This is how he views Clare Quilty. He is the man who kidnaps his "daughter" and then abandons her. Before Humbert discovers that Quilty is the person Lolita works away with, Humbert places out on a objective "to trace the fugitiveto destroy [his] sibling" (Nabokov 247). In the ultimate displays where Humbert and Quilty are struggling with, Humbert narrates: "I rolled over him. We rolled over me. They rolled over him. We rolled over us" (Nabokov 299). This is the only time in the book when Humbert (indirectly) acknowledges his errors. Discussing Quilty as "his brother", Humbert illustrates that they are one in the same. They both helped in destroying a young girl. This is actually the only second of remorse shown in the novel, as Humbert quickly reverts back again to condemning Quilty.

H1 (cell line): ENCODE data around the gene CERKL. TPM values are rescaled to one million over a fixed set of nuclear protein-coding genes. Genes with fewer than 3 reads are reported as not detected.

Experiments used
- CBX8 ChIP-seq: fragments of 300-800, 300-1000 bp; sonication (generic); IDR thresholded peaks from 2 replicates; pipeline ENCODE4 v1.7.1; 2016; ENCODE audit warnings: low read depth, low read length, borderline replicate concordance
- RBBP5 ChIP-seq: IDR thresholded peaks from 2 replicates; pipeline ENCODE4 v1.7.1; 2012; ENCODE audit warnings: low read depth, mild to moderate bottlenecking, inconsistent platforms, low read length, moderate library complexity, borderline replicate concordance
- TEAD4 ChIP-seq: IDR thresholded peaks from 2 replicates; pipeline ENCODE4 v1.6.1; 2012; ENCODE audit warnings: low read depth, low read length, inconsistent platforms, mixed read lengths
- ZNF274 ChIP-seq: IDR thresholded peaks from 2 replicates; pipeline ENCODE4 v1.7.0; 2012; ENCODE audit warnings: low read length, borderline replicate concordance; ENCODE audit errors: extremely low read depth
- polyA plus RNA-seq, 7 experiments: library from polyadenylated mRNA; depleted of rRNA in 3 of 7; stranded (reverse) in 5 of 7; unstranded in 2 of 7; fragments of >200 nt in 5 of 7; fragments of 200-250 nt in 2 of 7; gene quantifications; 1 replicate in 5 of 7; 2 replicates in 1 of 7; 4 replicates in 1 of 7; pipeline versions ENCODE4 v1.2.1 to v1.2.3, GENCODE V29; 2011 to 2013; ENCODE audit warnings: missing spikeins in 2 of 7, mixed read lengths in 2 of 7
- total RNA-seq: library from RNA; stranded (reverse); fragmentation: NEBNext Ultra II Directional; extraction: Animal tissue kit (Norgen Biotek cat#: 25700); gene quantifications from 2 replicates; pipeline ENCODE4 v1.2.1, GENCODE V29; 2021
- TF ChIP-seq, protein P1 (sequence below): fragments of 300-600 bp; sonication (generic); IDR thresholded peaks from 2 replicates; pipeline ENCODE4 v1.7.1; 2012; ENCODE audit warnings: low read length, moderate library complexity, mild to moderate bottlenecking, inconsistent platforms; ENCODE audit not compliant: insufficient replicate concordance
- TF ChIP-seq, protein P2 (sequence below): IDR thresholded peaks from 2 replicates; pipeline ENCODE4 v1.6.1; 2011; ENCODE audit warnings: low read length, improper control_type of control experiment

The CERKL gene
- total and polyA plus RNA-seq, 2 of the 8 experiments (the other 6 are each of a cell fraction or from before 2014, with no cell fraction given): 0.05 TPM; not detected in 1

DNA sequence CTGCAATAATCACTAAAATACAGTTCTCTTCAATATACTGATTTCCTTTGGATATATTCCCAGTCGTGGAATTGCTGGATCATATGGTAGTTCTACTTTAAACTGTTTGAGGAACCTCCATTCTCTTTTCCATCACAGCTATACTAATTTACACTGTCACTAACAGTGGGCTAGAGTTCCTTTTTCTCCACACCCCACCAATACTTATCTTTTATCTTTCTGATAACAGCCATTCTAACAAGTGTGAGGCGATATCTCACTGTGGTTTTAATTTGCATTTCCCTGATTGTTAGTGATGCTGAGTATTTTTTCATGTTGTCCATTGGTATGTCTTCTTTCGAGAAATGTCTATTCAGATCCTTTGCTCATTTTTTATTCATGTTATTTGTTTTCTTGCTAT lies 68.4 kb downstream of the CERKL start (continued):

Conclusion:

Although visitors often expect the narrator of any novel to be completely truthful, it is important to question the trustworthiness of the narrator. In Lolita, Nabokov signifies that narrator Humbert Humbert has his own personal agenda and instructs the story in an exceedingly biased way through the use of characterization, diction, and evaluation and contrast. Why then is this book so compelling to read? How come the reader insist upon being lectured by the corrupt Humbert and nourishing into his lies? Although narrator is biased in his assertions, Nabokov makes sure to add several hints to help the audience discover Humbert's deception. Lolita is not simply escape literature, as it requires the audience to actively think about the story being advised. By placing trust in the audience and stimulating their cleverness, Nabokov has generated one of the literary masterpieces of all time.